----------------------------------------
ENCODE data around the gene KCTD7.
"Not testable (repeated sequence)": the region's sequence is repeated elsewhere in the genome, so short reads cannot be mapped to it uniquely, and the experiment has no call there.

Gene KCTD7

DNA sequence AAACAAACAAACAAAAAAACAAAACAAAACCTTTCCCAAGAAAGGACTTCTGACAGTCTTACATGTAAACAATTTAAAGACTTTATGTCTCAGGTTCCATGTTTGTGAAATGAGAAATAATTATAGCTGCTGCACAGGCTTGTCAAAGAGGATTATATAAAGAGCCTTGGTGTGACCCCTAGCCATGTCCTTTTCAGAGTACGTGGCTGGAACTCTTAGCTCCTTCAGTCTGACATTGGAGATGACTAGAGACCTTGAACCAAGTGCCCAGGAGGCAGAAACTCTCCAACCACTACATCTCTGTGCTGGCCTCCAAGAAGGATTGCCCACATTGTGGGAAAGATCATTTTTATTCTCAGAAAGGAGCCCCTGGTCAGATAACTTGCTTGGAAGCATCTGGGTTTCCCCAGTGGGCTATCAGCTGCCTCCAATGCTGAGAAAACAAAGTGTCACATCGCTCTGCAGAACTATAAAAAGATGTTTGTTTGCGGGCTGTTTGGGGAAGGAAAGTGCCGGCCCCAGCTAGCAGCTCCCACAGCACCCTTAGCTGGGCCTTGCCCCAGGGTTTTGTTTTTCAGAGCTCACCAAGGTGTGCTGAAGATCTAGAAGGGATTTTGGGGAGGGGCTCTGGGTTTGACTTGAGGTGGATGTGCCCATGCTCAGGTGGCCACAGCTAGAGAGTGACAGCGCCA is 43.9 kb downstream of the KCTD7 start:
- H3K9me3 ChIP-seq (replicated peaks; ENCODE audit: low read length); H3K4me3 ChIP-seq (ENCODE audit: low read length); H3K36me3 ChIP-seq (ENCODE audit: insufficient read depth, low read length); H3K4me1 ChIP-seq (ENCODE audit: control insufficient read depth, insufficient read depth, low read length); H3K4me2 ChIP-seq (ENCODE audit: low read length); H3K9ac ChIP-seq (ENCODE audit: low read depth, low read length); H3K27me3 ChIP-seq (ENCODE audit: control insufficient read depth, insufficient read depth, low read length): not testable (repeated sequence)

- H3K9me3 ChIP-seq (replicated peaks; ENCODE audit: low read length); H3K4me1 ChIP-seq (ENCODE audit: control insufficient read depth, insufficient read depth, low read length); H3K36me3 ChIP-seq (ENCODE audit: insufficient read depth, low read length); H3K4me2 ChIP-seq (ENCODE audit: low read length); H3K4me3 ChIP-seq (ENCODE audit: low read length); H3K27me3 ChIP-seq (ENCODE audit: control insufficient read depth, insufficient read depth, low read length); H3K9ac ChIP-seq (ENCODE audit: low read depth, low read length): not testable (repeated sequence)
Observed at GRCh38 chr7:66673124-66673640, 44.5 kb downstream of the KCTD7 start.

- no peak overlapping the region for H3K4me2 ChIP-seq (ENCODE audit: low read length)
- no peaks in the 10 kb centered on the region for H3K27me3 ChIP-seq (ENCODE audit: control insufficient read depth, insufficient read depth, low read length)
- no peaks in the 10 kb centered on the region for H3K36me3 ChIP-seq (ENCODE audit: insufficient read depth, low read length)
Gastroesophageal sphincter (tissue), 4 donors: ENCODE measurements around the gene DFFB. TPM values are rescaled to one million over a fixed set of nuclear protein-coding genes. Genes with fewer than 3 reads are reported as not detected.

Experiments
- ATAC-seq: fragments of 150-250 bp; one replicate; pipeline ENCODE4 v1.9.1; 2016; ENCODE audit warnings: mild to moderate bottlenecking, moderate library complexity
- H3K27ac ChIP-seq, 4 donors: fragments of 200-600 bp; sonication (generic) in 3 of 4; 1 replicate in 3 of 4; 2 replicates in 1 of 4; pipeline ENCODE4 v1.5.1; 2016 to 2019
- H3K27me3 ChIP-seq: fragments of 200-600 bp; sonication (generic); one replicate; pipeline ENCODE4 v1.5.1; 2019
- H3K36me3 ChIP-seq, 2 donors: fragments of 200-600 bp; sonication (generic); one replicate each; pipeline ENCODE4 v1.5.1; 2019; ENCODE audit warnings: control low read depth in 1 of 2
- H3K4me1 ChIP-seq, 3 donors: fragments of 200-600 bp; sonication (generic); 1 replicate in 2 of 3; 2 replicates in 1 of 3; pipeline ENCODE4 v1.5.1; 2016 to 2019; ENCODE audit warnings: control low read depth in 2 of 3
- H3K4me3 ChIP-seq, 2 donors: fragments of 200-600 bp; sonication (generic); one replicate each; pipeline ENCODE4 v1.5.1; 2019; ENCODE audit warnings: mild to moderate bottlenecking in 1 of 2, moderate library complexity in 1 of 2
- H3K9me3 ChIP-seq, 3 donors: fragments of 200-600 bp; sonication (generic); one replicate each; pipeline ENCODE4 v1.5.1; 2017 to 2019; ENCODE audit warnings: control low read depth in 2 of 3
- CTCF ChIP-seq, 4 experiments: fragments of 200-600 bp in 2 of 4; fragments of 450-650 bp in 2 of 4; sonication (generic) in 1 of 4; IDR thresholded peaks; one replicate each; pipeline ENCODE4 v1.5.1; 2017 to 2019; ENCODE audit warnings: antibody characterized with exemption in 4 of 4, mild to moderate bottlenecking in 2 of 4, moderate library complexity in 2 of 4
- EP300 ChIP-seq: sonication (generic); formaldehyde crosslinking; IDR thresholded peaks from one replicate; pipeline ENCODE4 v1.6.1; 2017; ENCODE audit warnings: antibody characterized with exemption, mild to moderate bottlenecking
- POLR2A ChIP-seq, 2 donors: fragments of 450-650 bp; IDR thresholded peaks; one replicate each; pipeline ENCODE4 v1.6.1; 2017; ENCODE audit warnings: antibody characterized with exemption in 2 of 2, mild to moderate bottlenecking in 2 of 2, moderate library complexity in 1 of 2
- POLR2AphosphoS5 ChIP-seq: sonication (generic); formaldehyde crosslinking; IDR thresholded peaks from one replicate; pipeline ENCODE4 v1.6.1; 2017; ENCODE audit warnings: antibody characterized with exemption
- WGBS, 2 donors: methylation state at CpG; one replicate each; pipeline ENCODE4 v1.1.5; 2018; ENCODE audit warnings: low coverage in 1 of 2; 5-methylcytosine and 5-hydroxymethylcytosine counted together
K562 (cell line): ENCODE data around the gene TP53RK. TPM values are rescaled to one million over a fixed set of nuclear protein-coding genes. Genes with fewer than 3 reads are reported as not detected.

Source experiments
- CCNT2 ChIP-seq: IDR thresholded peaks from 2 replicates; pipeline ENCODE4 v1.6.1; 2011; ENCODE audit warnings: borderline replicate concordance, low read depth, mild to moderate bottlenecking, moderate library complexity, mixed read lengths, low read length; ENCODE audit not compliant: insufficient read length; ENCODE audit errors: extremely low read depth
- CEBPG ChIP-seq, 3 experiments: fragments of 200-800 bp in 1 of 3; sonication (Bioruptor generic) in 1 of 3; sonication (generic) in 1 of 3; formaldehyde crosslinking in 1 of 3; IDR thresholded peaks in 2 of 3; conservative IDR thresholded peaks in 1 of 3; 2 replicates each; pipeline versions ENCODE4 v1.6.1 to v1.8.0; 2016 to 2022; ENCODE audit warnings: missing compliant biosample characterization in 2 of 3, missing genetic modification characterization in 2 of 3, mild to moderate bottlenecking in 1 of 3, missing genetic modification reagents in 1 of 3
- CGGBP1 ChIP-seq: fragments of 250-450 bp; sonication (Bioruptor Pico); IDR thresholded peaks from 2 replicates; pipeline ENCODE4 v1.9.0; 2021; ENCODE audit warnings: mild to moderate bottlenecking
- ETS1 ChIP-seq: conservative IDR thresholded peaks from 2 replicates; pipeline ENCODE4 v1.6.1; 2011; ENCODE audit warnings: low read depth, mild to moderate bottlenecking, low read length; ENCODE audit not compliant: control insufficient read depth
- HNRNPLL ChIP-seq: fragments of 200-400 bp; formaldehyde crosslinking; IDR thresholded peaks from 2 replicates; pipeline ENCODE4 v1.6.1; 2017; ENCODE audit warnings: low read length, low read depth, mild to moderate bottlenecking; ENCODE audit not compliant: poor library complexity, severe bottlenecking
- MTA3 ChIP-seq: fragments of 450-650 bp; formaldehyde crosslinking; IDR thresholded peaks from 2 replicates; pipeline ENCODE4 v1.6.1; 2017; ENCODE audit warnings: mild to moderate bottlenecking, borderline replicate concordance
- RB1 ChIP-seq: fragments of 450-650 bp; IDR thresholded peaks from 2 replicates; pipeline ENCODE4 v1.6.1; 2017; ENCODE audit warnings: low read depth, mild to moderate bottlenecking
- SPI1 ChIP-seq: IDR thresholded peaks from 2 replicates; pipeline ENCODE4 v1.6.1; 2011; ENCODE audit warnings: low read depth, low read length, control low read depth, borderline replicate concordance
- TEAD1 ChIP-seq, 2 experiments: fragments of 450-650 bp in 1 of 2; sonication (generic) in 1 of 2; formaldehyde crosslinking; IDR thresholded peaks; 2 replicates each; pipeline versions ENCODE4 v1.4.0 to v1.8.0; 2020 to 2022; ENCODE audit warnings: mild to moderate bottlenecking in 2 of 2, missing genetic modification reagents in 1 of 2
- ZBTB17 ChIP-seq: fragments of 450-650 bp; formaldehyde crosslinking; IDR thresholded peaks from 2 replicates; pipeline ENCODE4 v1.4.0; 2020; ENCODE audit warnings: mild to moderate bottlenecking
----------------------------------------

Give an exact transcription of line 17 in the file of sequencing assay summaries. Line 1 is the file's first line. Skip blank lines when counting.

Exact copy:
- H3K4me1 ChIP-seq, 3 donors: fragments of 200-600 bp; sonication (generic); 1 replicate in 2 of 3; 2 replicates in 1 of 3; pipeline ENCODE4 v1.5.1; 2016 to 2019; ENCODE audit warnings: control low read depth in 2 of 3